Cornell University

Something funny in the herbarium

There are thousands upon thousands of interesting specimens contained in the Cornell Plant Pathology Herbarium. Every now and then, an extraordinary specimen is uncovered — an apocryphal specimen, if you will.

The suspect label

I was adding data for Aleurodiscus specimens to our database and decided to add the few remaining specimens in the same drawer. When I came to CUP 25787, I found a wonderful surprise. The label seemed ordinary enough; I expected to find a typical Stereum specimen in the box.

Instead, I found the unexpected (below). This is, of course, a joke. Stereum is a genus of bracket fungi with a smooth undersurface lacking gills or pores. The epithet “seashellia” gives away the actual identity of the specimens in the box. And Fagus is the genus name of beech trees (beech. beach. get it?).

A surprise awaits inside the box.

For the specimen to have been accessioned into the Herbarium, Dr. Stewart must have had the cooperation of H.H. Whetzel or H.M. Fitzpatrick. In Stewart’s obituary we learn: “He had a pleasant disposition, a well developed sense of humor, and thoroughly enjoyed a good joke, especially when it dealt with human interest or reaction.”

Fred Carleton Stewart was a native of French Creek, New York, who got his BS (1892) and MS (1894) degrees from Iowa State University.1 He was Assistant Botanist of the Iowa Agricultural Experiment Station from 1891 to 1894 where he worked with Professor L. H. Pammel, Botanist of the Station. Stewart’s training with Prof. Pammel strengthened his interest in plant diseases.

F.C Stewart himselfStewart next took the position of Mycologist at the new Long Island Branch Station at Jamaica, New York (Dec. 1894-1897). His main accomplishments there were his field experiments in controlling diseases of potato and market-garden crops, and his demonstration of the bacterial nature of a newly discovered wilt disease of sweet corn. Back then, bacteria weren’t believed to be major causes of plant diseases, and Plant Pathology was a brash new discipline that arose from Applied Mycology. In 1898, Erwin F. Smith dubbed the disease “Stewart’s disease of sweet corn,” and named the causal organism Pseudomonas stewartii. Nowadays, we call the disease “Stewart’s wilt” and the bacterium has recently been renamed Pantoea stewartii to better reflect its affinities. We now know it is transmitted mainly by the diminutive but voracious corn flea beetle.2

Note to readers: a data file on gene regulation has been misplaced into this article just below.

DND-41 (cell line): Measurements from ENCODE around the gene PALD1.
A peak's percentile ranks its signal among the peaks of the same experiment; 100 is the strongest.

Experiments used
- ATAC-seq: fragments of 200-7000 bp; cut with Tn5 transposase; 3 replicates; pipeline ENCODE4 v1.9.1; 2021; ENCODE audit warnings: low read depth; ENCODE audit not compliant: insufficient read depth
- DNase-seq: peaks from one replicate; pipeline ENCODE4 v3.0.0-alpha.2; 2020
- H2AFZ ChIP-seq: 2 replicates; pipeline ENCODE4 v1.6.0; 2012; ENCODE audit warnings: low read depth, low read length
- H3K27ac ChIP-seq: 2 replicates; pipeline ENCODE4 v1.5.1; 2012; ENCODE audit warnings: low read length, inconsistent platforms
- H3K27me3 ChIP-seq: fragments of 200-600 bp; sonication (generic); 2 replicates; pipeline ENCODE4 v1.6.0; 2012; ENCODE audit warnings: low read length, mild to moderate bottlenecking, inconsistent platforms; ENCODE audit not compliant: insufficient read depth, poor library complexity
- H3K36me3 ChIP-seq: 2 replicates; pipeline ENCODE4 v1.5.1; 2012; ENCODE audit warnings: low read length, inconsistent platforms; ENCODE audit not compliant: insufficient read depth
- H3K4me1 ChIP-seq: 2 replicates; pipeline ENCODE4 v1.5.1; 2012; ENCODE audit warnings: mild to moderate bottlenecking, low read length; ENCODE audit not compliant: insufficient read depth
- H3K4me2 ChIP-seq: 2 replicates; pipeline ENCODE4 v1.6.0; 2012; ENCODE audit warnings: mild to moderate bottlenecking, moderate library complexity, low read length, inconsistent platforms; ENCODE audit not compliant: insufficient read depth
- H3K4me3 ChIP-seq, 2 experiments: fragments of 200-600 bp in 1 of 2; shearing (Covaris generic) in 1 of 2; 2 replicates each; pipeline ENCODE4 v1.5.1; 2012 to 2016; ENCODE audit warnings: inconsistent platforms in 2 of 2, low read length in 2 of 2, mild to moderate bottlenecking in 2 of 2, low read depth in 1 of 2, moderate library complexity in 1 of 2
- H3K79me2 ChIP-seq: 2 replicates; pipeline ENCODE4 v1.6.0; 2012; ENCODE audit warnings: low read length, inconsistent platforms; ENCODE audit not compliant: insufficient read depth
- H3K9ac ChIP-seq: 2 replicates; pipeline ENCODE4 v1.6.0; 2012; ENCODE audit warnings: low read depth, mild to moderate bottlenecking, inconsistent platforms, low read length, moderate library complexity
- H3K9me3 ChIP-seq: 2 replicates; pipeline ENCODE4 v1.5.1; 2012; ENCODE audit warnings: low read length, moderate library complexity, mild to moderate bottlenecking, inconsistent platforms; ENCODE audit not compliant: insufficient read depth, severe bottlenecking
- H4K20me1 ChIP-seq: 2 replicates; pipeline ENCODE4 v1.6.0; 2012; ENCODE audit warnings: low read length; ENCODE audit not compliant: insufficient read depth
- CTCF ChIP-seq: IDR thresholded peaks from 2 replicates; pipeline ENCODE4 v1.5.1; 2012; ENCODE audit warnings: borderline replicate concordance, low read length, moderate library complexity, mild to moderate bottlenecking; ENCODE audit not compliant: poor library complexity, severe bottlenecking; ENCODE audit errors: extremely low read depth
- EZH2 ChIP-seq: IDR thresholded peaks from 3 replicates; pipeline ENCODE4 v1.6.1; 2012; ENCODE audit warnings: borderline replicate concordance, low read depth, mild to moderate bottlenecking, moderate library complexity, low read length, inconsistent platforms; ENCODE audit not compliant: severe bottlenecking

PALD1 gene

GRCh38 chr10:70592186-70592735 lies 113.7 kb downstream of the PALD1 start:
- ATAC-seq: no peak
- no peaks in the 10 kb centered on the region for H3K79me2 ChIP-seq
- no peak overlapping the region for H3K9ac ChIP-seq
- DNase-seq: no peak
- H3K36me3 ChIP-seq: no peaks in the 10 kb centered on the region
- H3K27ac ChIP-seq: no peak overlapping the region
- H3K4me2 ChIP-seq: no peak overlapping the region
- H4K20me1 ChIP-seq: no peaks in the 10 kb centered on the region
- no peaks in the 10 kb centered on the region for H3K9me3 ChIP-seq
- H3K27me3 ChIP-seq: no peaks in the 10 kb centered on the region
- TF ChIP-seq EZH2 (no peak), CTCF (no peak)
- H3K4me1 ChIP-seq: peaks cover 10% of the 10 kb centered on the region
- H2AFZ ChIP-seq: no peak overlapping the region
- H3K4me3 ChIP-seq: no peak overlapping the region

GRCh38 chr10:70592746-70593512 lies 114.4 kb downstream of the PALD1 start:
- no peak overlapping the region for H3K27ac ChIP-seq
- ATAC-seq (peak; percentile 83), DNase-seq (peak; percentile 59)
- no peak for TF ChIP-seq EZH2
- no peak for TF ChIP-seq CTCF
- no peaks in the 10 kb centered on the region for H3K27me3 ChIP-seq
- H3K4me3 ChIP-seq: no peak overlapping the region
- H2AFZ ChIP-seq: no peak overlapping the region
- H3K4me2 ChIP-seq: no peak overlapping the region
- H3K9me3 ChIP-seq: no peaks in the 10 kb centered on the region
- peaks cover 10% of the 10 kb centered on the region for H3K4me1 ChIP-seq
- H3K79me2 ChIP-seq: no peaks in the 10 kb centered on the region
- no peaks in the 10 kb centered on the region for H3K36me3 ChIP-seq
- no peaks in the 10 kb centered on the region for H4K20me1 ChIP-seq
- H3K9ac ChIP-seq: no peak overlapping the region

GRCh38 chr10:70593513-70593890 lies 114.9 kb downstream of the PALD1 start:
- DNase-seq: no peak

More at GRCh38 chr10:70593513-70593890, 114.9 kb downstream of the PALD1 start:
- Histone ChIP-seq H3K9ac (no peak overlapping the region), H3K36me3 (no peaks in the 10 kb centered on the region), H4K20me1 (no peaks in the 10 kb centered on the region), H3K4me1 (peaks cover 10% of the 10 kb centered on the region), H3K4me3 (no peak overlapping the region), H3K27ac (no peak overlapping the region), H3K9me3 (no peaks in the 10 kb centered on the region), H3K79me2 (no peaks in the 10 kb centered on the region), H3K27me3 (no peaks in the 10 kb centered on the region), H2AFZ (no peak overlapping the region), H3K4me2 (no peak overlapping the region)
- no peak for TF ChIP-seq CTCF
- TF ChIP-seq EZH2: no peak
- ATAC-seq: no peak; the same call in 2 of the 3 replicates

After a year off for additional training in plant pathology at Cornell and in Europe, in 1898 Stewart became Botanist and the Head of the Department of Botany of the New York Agricultural Experiment Station at Geneva. In 1923, the Station became part of Cornell University, and Stewart became a Professor of Botany at Cornell. Despite his duties as a plant pathologist, he also managed to publish a handful of papers on edible wild mushrooms and mushroom cultivation.e.g., 3 When he finally retired in 1936 he was granted the distinguished title of Professor Emeritus. Just a year later he sent us a message from retirement–a lovely box of seashells.

We are currently pursuing a rumor that a mustache removed from a Victorian-era mycologist is somewhere in the herbarium. We’re sure Stewart would appreciate the humor in this, even if it turns out to be a scurrilous rumor. We’ll keep you posted.

  1. Fitzpatrick, Harry M. 1947. Fred Carleton Stewart: 1868-1946. Phytopathology 37: 687-697.
  2. Pataky, Jerald K. 2003. Stewart’s Wilt of Corn. APSnet Feature Story, July-Aug 2003. American Phytopathological Society.
  3. Stewart, F.C. 1936. The uncertain Hypholoma. NY State Ag. Experiment Stn. Bulletin 666. [on the edibility of the mushroom now known as Psathyrella incerta]
  4. Stereum seashellia portraits by Kent Loeffler
  5. Photo of F.C. Stewart from the Cornell Plant Pathology Herbarium Photo Archives. CUP 31762a.

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Most people don't pay much attention to fungi, which include things like mushrooms, molds, yeasts, and mildews. Here at Cornell we think they're pretty fascinating. In fact, even the most disgusting foot diseases and moldy strawberries are dear to our hearts. We'd like to talk to you about fungi, so that like us, you too can tell gross stories at the dinner table. Afterwards, maybe you'll notice some things you would have overlooked before, and we think this could be good for the planet.

Kathie T. Hodge, Editor

Beneath Notice, our book of borescopic mycology.

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